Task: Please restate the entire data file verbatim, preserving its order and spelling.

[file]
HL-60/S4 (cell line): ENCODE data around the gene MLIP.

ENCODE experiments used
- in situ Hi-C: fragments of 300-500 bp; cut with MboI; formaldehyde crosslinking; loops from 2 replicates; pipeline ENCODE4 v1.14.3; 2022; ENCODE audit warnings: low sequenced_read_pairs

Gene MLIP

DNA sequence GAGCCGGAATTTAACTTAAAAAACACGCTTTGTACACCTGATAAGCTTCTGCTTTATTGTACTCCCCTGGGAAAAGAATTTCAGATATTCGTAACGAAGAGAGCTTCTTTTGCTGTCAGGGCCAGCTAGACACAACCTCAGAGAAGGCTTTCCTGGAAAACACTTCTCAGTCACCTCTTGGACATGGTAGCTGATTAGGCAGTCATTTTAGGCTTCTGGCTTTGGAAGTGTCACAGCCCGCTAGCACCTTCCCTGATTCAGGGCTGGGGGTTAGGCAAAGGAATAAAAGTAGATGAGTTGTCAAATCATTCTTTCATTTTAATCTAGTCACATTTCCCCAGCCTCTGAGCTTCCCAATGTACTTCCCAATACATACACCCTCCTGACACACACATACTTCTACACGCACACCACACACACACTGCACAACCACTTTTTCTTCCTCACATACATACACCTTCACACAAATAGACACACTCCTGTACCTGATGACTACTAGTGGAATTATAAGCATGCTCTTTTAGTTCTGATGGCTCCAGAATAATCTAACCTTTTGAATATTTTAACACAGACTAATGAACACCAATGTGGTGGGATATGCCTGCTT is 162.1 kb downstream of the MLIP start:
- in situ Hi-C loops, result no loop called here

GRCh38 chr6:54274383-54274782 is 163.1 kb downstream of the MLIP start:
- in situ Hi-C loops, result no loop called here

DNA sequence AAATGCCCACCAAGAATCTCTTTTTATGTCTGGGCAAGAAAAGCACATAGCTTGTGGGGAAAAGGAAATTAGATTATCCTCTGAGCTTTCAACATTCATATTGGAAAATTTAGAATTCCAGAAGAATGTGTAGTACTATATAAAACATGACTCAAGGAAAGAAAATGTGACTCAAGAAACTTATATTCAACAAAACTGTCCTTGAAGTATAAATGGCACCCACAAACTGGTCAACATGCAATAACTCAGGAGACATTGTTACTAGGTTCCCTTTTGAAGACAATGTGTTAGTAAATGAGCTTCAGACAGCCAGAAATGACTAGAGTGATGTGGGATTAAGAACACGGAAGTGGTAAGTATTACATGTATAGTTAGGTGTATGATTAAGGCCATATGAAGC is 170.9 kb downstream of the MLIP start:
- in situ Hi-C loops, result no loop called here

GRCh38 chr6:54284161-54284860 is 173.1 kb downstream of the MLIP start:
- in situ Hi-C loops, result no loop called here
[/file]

HL-60/S4 (cell line): ENCODE data around the gene MLIP.

ENCODE experiments used
- in situ Hi-C: fragments of 300-500 bp; cut with MboI; formaldehyde crosslinking; loops from 2 replicates; pipeline ENCODE4 v1.14.3; 2022; ENCODE audit warnings: low sequenced_read_pairs

Gene MLIP

DNA sequence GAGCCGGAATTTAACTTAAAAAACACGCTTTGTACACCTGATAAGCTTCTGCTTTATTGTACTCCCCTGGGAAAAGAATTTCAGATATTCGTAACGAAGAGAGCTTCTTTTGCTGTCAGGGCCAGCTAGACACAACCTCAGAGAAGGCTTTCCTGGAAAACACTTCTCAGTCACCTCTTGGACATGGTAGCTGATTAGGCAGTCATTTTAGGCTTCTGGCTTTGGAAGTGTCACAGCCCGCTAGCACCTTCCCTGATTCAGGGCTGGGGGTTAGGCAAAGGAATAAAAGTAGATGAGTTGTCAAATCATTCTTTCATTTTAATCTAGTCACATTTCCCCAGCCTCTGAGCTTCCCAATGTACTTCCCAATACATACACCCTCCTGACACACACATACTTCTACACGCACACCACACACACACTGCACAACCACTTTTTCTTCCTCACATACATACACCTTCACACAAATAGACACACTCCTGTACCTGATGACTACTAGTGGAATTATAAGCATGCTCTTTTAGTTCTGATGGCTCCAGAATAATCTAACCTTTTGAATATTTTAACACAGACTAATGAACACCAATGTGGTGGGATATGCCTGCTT is 162.1 kb downstream of the MLIP start:
- in situ Hi-C loops, result no loop called here

GRCh38 chr6:54274383-54274782 is 163.1 kb downstream of the MLIP start:
- in situ Hi-C loops, result no loop called here

DNA sequence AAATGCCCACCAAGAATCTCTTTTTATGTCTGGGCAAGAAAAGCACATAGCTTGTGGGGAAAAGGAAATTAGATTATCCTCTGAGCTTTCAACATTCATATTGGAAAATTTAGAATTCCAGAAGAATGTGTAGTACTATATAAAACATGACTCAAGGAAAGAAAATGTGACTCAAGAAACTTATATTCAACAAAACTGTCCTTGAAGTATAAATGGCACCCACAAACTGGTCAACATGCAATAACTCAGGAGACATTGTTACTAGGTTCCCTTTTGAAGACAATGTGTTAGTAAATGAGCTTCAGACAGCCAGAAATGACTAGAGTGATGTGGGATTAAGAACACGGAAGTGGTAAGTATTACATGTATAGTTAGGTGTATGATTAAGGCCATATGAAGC is 170.9 kb downstream of the MLIP start:
- in situ Hi-C loops, result no loop called here

GRCh38 chr6:54284161-54284860 is 173.1 kb downstream of the MLIP start:
- in situ Hi-C loops, result no loop called here